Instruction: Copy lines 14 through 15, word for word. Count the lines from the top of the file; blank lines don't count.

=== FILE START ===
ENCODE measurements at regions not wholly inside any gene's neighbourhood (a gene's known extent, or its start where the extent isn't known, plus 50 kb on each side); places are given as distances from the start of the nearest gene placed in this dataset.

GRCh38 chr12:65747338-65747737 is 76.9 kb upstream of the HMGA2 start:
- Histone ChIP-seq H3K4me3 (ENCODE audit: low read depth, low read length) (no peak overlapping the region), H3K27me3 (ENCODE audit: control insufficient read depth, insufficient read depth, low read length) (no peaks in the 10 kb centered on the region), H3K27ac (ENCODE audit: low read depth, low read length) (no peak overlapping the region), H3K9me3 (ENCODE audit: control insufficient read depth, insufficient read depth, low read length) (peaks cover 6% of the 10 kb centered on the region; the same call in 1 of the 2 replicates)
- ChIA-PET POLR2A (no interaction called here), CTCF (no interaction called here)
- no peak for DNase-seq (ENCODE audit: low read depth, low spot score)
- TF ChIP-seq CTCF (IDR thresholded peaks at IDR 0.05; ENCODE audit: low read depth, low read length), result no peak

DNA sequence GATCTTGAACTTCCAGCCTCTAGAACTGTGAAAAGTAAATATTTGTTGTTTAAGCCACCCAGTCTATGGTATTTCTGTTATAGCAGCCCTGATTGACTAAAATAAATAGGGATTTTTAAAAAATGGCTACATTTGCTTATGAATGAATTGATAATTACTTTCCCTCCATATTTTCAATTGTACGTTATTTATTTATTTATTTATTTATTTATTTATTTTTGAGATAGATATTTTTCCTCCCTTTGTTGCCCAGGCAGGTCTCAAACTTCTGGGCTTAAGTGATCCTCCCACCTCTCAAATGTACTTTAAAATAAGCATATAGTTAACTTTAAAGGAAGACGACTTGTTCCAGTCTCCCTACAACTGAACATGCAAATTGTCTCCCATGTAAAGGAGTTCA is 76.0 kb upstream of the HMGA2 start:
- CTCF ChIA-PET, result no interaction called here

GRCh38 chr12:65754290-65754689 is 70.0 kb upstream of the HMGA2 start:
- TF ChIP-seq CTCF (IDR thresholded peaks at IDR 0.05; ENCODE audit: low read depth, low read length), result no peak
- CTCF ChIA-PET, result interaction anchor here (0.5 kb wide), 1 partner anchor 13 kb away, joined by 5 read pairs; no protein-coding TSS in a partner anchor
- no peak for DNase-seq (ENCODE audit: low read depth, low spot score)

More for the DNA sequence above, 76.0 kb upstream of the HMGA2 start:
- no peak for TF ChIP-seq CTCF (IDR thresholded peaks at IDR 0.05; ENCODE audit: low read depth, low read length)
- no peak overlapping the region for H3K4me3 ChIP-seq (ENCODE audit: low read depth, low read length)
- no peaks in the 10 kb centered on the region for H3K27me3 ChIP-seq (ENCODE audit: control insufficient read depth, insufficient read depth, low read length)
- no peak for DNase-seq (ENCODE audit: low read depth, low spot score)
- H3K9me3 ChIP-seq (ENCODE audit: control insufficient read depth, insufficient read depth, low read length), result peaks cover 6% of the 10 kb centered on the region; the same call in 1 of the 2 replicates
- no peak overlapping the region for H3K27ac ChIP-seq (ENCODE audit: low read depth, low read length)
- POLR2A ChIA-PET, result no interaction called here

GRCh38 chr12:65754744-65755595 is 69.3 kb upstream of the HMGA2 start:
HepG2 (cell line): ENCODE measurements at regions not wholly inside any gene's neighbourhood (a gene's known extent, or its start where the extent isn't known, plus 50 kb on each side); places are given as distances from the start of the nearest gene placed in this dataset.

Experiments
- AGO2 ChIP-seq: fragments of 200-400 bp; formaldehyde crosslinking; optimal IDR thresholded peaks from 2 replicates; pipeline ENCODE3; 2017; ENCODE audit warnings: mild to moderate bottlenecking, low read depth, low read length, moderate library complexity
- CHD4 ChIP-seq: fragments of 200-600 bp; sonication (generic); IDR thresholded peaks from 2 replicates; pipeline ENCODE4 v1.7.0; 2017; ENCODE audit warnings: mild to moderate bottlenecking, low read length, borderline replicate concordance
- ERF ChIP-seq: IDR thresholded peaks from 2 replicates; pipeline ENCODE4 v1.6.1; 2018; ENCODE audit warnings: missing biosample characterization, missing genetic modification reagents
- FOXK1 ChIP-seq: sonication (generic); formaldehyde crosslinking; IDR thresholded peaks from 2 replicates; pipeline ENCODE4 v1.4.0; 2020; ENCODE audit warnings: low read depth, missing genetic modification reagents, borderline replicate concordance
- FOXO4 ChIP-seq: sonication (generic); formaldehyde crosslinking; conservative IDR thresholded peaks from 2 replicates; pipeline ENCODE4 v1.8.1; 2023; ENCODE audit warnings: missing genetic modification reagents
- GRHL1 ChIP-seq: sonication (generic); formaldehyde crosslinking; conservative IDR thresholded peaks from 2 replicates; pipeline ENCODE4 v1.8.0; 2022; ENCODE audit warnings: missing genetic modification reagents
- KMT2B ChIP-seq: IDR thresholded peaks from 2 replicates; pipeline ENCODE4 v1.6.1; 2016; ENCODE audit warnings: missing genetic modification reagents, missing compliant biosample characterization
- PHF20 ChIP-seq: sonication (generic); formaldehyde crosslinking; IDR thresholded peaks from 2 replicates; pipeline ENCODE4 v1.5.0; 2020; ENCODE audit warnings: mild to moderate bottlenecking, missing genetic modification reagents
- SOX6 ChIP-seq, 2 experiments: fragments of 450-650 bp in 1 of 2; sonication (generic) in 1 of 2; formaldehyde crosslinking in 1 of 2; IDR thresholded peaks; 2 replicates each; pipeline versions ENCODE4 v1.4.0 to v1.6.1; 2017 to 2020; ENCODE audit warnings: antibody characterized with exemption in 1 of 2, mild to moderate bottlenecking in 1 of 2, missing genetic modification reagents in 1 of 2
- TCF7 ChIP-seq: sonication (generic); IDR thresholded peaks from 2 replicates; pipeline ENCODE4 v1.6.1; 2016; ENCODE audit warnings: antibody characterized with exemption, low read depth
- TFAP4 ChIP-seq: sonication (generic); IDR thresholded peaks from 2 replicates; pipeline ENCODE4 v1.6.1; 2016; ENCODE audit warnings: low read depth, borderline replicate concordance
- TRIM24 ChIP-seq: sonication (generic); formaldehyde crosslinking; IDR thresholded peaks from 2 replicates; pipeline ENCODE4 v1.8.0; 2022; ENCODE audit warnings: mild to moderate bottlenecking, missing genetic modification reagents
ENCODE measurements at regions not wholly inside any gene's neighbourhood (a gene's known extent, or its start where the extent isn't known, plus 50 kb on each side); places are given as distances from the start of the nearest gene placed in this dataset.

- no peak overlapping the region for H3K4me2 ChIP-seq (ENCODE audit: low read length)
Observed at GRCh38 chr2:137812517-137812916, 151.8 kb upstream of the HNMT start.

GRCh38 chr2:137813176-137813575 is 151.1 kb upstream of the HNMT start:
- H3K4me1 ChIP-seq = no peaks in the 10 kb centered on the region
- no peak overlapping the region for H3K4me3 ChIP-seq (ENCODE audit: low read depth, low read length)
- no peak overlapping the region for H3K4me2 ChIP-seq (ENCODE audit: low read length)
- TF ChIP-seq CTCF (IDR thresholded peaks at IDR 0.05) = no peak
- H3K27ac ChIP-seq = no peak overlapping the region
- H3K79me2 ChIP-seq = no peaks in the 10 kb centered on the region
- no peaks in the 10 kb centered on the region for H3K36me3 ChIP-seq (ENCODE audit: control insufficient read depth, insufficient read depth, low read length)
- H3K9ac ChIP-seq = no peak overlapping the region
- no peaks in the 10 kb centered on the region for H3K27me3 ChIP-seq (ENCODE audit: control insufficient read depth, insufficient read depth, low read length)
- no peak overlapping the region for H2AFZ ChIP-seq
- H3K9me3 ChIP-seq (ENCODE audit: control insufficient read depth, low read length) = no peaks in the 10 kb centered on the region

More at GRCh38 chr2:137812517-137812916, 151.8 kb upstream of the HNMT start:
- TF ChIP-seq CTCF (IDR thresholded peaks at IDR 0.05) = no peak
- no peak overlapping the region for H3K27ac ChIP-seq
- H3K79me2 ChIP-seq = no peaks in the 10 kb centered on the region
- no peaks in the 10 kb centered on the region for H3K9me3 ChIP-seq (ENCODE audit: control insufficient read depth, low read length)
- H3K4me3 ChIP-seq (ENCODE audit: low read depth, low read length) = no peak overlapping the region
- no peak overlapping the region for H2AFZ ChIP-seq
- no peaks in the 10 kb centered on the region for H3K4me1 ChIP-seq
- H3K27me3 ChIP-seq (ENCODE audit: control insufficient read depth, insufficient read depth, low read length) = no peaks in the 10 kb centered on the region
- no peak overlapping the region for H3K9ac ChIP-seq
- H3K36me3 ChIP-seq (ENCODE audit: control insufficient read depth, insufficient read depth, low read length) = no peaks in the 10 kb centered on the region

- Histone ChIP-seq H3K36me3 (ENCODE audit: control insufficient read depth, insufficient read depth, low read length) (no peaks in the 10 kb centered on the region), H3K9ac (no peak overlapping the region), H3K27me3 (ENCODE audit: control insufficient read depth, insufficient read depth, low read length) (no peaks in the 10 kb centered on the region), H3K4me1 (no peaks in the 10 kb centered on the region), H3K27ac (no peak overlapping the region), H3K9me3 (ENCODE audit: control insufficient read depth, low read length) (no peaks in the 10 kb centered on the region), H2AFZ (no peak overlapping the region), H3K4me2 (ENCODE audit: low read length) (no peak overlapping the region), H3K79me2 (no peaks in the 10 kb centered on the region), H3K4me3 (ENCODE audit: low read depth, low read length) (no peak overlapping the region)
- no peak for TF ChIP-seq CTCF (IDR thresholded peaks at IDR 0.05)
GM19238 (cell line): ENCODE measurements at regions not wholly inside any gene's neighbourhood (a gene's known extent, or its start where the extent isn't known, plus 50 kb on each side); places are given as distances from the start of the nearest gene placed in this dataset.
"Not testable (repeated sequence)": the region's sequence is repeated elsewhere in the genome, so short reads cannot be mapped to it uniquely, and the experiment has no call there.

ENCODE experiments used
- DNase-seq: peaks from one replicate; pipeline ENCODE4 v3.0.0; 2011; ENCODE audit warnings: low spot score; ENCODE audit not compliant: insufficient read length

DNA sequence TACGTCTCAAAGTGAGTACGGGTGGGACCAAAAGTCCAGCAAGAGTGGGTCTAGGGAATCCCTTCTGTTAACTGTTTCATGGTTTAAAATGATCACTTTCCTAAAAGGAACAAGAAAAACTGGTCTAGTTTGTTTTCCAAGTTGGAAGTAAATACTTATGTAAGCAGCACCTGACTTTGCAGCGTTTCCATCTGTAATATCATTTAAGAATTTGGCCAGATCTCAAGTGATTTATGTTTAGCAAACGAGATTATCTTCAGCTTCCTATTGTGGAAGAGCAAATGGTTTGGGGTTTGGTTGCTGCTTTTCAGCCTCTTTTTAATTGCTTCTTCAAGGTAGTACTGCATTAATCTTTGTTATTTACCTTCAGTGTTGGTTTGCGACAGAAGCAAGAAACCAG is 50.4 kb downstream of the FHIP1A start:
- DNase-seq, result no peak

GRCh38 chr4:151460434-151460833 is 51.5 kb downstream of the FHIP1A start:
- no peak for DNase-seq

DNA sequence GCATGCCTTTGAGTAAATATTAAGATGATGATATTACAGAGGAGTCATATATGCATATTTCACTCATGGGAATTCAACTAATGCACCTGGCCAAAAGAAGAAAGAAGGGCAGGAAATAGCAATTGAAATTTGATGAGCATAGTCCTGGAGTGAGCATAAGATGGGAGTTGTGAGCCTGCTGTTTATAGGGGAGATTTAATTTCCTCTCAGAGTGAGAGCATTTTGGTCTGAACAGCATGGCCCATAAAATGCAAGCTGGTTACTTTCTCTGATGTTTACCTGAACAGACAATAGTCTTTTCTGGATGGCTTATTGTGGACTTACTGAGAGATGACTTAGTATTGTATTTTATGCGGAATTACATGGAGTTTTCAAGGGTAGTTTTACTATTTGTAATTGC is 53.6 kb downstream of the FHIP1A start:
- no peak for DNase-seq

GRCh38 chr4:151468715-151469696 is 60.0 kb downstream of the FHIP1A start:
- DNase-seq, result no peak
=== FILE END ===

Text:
- no peak for TF ChIP-seq CTCF (IDR thresholded peaks at IDR 0.05; ENCODE audit: low read depth, low read length)
- no peak overlapping the region for H3K4me3 ChIP-seq (ENCODE audit: low read depth, low read length)